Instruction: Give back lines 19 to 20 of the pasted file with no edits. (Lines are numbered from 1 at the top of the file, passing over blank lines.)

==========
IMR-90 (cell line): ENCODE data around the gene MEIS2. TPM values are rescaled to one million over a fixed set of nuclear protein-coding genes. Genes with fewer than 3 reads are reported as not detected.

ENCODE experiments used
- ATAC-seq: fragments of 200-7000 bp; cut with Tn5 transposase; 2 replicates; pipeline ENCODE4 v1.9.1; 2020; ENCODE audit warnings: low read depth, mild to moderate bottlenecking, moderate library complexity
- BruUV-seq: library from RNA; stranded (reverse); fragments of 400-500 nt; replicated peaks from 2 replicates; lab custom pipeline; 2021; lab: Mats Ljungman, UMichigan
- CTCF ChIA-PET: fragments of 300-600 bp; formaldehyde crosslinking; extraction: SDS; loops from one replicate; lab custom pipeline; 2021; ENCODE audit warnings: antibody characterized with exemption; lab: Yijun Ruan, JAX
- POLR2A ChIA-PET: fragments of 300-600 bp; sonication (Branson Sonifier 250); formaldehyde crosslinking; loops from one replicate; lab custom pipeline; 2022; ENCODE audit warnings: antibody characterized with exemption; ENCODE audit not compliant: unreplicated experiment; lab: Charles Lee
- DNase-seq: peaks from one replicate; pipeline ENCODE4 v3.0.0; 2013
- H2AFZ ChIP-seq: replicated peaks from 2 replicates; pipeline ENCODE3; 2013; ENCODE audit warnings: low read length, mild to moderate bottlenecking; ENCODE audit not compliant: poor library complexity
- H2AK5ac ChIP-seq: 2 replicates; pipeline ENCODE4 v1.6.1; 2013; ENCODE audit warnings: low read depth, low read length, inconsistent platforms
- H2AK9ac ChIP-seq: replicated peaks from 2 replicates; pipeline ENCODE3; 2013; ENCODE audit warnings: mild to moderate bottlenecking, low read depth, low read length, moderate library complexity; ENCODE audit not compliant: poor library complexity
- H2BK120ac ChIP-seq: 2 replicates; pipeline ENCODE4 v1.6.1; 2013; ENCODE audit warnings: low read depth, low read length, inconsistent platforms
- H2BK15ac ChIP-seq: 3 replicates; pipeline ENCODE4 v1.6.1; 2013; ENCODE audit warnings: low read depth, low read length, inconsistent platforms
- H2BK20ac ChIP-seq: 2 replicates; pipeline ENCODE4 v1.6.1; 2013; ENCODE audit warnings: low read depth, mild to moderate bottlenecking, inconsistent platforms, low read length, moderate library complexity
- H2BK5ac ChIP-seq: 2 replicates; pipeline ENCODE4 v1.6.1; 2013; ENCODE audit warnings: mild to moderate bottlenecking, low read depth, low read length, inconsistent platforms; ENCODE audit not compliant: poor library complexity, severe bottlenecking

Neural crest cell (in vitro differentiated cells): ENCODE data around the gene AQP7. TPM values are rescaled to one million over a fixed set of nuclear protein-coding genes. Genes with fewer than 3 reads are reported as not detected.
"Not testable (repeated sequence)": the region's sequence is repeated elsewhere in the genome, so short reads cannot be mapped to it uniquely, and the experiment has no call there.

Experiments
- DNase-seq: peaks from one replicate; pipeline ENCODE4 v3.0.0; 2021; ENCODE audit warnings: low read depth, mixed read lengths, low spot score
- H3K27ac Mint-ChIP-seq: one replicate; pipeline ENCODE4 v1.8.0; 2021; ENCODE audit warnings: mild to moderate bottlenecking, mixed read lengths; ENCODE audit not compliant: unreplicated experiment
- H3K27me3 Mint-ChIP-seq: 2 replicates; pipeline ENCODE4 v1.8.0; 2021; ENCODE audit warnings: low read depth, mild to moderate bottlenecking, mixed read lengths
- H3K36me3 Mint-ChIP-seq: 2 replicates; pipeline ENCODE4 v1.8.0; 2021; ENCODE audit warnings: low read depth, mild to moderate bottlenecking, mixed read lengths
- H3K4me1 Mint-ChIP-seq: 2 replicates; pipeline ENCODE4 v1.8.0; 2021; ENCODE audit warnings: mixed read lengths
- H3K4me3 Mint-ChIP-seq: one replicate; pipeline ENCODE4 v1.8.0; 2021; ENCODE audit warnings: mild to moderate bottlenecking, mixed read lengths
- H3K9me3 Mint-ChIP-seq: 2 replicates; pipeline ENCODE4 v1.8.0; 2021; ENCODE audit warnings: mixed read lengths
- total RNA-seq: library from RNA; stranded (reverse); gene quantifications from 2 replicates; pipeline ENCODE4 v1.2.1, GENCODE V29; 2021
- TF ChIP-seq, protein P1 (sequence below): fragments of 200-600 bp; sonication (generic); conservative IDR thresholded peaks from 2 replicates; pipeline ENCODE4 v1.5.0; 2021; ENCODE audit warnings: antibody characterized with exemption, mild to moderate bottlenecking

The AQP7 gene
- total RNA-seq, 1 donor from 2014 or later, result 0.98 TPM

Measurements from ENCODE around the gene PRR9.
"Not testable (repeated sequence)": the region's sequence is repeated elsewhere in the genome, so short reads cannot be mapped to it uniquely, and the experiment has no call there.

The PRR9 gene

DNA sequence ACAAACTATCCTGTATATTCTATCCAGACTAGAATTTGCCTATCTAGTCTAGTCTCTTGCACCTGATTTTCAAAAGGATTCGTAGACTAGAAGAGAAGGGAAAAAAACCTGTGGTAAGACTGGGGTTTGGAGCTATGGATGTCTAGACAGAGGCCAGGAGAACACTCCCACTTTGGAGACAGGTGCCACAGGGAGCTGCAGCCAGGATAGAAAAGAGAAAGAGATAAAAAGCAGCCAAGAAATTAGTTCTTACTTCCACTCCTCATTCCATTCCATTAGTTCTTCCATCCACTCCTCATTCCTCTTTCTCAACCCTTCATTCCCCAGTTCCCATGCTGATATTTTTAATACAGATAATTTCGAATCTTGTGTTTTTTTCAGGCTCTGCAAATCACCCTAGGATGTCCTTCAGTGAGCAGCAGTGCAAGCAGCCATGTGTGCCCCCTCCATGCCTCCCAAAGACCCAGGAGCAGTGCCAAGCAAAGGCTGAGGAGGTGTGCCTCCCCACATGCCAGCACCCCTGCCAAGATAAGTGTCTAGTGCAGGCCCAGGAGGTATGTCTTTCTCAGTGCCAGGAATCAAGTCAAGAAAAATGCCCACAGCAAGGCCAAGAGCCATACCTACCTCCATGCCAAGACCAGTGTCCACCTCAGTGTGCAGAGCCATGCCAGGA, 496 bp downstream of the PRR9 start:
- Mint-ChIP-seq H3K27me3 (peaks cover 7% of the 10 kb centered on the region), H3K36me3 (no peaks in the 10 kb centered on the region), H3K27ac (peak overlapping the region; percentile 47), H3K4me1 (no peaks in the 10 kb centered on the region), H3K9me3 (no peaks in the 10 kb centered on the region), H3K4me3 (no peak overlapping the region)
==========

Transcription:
- H3K27ac Mint-ChIP-seq: one replicate; pipeline ENCODE4 v1.8.0; 2021; ENCODE audit warnings: mild to moderate bottlenecking, mixed read lengths; ENCODE audit not compliant: unreplicated experiment
- H3K27me3 Mint-ChIP-seq: 2 replicates; pipeline ENCODE4 v1.8.0; 2021; ENCODE audit warnings: low read depth, mild to moderate bottlenecking, mixed read lengths